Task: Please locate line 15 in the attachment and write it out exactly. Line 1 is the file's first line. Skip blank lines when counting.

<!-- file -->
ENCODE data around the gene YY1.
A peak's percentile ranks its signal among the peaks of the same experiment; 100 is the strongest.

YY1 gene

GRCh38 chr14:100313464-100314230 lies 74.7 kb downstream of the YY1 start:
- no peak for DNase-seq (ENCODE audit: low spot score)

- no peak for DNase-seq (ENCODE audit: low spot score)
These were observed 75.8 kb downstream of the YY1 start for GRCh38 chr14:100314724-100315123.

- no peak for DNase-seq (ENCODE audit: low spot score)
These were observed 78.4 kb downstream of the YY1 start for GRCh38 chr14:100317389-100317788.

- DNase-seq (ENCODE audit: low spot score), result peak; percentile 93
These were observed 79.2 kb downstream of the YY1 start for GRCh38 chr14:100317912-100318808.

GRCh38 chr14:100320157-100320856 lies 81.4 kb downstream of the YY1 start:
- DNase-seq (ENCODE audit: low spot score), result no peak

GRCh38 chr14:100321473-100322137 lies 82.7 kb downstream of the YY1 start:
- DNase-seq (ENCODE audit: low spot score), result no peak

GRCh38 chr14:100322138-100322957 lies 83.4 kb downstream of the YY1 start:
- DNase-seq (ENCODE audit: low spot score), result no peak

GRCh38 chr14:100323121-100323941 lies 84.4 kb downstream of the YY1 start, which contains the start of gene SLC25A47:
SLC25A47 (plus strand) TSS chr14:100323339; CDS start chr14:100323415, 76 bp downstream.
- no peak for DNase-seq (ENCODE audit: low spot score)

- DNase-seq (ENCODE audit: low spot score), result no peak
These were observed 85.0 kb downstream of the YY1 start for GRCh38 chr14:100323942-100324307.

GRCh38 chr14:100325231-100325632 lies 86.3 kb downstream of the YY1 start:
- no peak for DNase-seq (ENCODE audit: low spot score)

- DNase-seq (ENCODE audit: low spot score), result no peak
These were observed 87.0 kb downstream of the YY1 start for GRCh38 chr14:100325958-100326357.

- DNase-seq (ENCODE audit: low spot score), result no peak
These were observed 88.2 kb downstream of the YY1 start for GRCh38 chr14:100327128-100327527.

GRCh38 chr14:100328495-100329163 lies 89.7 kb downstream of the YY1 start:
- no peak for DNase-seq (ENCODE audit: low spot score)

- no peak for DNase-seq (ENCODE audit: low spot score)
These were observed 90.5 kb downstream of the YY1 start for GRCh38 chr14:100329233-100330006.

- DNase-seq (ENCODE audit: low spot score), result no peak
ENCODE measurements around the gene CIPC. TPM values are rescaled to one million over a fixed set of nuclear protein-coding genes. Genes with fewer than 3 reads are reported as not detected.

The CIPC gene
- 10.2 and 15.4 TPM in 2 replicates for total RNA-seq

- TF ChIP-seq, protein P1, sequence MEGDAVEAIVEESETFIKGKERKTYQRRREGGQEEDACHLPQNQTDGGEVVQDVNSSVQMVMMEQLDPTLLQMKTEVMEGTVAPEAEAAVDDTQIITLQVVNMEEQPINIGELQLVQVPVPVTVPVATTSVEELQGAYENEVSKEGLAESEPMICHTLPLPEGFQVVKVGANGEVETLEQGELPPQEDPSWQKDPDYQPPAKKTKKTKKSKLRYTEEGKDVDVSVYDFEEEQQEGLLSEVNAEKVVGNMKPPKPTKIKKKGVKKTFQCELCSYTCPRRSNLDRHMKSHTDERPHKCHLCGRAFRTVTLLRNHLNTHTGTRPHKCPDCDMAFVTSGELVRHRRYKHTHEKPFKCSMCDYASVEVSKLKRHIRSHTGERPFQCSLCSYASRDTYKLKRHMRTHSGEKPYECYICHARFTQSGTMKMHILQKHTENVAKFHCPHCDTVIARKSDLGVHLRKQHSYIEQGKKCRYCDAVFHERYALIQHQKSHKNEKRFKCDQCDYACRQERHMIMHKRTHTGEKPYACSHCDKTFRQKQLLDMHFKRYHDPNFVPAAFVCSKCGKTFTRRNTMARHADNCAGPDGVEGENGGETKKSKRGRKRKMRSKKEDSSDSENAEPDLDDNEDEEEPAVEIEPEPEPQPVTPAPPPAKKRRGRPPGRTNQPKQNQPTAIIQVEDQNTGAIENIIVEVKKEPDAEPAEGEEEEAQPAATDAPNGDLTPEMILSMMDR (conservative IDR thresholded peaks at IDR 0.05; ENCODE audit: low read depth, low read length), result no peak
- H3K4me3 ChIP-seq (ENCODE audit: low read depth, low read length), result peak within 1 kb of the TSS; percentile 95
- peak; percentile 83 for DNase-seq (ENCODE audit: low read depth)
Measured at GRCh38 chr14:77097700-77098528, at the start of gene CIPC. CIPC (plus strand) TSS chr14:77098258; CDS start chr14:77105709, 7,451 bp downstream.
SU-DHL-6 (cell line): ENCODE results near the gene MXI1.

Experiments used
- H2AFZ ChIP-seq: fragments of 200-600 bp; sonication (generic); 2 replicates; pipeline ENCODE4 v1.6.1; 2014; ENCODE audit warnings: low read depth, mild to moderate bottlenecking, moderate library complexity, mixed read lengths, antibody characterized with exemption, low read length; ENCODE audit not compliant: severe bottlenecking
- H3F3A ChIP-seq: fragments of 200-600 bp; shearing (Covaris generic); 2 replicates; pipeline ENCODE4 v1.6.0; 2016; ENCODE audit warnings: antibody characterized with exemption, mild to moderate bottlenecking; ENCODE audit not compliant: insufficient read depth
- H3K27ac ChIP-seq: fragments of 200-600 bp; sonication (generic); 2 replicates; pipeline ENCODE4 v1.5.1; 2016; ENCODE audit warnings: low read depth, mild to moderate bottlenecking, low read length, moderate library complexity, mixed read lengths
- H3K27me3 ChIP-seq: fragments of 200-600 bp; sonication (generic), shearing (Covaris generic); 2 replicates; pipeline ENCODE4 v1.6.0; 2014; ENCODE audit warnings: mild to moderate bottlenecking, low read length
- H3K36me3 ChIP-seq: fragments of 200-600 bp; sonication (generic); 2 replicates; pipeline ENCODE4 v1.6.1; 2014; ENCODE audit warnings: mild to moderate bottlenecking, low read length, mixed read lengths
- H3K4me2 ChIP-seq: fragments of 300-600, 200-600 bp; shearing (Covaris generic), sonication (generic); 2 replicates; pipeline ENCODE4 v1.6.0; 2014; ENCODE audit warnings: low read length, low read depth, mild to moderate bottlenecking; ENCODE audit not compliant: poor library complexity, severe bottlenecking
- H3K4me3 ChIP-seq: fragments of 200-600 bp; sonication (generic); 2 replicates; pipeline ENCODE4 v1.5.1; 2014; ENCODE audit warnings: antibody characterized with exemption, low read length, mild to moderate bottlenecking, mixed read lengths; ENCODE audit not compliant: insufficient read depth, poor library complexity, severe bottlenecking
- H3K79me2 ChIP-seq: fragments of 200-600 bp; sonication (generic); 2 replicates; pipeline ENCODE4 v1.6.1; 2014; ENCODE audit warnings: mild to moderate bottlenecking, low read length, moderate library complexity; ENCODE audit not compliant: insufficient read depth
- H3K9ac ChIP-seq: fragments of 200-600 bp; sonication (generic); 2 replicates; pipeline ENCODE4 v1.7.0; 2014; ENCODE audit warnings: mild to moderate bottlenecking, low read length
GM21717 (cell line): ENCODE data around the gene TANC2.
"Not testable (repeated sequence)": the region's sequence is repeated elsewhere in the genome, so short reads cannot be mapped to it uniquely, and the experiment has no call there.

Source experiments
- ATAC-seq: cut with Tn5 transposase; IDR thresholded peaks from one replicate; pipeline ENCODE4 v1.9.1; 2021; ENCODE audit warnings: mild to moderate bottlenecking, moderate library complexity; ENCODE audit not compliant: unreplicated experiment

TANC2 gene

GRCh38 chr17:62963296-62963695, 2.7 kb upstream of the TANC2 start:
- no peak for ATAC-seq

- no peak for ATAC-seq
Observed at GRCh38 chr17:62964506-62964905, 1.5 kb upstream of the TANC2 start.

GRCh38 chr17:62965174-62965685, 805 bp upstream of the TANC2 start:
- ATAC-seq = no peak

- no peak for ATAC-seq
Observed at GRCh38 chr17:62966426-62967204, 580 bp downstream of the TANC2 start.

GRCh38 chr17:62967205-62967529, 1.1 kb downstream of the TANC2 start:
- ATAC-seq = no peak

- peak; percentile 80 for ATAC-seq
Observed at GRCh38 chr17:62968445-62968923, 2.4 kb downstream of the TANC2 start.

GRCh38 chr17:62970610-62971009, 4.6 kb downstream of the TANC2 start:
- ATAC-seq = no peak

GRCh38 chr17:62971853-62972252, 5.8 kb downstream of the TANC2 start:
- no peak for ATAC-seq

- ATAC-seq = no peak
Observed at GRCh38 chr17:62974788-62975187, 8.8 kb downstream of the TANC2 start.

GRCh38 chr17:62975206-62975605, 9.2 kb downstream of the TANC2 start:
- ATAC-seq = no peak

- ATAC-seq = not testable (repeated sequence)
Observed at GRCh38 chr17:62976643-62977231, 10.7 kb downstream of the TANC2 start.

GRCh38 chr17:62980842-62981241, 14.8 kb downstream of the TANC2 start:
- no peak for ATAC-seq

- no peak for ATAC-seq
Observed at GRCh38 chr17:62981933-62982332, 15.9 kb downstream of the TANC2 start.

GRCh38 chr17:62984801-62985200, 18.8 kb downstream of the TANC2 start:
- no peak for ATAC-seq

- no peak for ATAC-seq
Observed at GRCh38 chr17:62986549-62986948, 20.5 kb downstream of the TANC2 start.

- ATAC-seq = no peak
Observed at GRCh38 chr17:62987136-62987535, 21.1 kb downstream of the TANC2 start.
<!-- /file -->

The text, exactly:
- DNase-seq (ENCODE audit: low spot score), result no peak